Learning Gene Drive Technology Copy


Gene drive technology is a genetic engineering technique that is capable of modifying genes so that they disobey natural rules of heredity. Gene drive systems are therefore referred to as selfish genetic elements that can be used to control the natural populations of an organism. Although the concept of gene drive was known to the scientists since the late 1880s, it did not find much application until recently. Moreover, with the availability of the CRISPR/Cas9 system, the use of gene drive technology has become easier than before. CRISPR/Cas9 system has also helped to understand the precise mechanism that results in the preferential increase in the desired/engineered trait.

A CRISPR/Cas9 based gene drive system consists of the engineered gene that is to be incorporated, Cas9 nuclease for cleaving host DNA, and sgRNA. The components are delivered into the host cell where the editing occurs and the naturally occurring gene is substituted by the engineered gene in both DNA strands. Gene drive system based on CRISPR/Cas9 can also edit or silence a specific gene. Thus, the genome no longer has the natural gene, instead only has the modified gene.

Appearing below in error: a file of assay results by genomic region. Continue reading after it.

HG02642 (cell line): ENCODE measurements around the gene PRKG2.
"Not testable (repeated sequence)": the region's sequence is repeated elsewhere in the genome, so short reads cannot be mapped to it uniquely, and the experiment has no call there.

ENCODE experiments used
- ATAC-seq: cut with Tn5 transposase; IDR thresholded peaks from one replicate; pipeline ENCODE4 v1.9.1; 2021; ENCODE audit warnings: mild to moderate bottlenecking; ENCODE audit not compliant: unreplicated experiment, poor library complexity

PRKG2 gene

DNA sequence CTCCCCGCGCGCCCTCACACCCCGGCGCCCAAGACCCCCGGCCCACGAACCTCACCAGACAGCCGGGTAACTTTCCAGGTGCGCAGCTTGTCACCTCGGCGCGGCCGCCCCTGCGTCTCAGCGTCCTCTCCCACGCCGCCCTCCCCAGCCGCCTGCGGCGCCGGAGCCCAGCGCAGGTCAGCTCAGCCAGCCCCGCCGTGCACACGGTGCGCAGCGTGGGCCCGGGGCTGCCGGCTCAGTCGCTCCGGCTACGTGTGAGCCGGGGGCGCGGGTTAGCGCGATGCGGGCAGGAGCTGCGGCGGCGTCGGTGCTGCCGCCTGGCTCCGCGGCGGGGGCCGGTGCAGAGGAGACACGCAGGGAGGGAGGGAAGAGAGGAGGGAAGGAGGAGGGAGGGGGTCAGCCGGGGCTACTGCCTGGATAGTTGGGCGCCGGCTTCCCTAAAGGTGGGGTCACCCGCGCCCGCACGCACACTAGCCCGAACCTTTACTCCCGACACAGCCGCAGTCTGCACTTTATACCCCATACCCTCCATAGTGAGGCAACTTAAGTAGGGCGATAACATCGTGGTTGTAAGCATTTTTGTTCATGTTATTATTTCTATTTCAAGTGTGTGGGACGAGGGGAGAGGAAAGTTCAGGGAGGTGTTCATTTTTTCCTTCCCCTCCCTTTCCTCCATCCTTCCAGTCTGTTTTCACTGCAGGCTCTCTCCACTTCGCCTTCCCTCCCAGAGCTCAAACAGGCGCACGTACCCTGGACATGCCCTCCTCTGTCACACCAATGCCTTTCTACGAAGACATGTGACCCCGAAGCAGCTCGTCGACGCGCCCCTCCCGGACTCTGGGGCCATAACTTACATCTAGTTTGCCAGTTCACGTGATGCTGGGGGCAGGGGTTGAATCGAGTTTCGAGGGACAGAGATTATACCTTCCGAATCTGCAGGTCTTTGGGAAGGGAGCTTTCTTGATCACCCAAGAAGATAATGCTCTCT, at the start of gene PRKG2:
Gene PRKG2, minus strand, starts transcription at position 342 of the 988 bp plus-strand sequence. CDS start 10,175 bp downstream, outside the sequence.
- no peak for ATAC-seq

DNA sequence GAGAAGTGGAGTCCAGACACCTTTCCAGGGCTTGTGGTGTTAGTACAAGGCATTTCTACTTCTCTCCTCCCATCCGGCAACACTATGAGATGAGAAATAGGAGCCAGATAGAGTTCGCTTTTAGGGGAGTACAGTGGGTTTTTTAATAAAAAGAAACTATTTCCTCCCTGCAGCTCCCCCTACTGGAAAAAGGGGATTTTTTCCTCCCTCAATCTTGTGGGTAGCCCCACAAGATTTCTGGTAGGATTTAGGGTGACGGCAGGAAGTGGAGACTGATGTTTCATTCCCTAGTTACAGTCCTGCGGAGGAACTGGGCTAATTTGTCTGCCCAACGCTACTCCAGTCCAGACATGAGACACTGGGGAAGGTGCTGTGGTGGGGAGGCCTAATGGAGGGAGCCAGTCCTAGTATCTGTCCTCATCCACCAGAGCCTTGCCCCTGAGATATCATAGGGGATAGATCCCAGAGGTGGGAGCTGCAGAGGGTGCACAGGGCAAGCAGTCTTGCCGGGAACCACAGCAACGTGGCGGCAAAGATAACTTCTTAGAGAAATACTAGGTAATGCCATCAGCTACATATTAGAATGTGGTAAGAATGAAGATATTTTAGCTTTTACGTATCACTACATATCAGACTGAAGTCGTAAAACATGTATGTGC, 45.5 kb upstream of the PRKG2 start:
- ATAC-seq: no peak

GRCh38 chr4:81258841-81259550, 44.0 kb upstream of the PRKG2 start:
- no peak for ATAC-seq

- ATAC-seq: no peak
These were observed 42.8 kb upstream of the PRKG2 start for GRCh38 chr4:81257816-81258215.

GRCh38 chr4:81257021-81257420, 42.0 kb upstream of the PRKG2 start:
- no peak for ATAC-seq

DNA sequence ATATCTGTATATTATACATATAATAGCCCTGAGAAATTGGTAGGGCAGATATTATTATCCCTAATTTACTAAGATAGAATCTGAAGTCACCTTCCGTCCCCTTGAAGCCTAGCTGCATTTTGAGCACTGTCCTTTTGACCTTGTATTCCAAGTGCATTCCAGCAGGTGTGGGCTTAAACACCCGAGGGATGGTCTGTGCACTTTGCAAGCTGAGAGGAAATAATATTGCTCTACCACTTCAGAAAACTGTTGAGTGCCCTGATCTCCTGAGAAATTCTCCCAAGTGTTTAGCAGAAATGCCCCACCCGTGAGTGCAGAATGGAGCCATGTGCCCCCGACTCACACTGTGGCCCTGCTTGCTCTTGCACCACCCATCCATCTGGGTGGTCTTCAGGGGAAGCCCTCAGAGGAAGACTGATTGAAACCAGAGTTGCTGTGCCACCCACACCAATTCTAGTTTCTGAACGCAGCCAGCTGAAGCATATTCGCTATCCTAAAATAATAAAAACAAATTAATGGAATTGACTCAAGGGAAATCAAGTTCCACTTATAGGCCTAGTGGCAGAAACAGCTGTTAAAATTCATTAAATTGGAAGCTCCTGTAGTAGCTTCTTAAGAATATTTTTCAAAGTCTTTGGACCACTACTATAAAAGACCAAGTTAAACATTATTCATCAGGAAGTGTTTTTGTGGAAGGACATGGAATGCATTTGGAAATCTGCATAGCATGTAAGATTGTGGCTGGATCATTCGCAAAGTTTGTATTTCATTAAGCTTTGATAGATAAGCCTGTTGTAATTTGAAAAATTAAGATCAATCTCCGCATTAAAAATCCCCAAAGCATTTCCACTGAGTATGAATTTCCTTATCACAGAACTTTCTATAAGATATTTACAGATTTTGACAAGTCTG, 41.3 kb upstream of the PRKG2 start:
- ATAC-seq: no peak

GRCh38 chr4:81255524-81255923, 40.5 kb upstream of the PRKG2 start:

One of the applications of gene drive technology is the spread of disease-refractory genes into populations of mosquito to reduce their capability to spread diseases such as malaria to humans. Gene drive technology allows the rapid spread of the modified gene across the population, thus helping to override natural selection mechanisms that operate. Thus, gene drive is actually capable of modifying the natural evolutionary trajectory of a species, and when applied to mosquitoes, it can help in eradicating mosquitoes that are capable of transmitting diseases or suppressing mosquito population completely.

In 2015, George Church and his team first attempted to use CRISPR/Cas9 gene editing technology to create gene drive in yeast. In the same year, other researchers also reported their attempts to create a gene drive in the fruit fly. At the end of 2015, successful attempts to create gene drive altered mosquitoes were reported independently by two groups, one led by Anthony James, and the other led by Austin Burt and Andrea Crisanti. 

Will gene drive be safe and effective? Will it have any negative impact on public health, the environment, and the ecosystem? How to decide the point when gene-drive modified organisms are to be released into the environment? What are the potential risks? These are some of the questions that need to be considered carefully to ensure the responsible use of gene drive technology.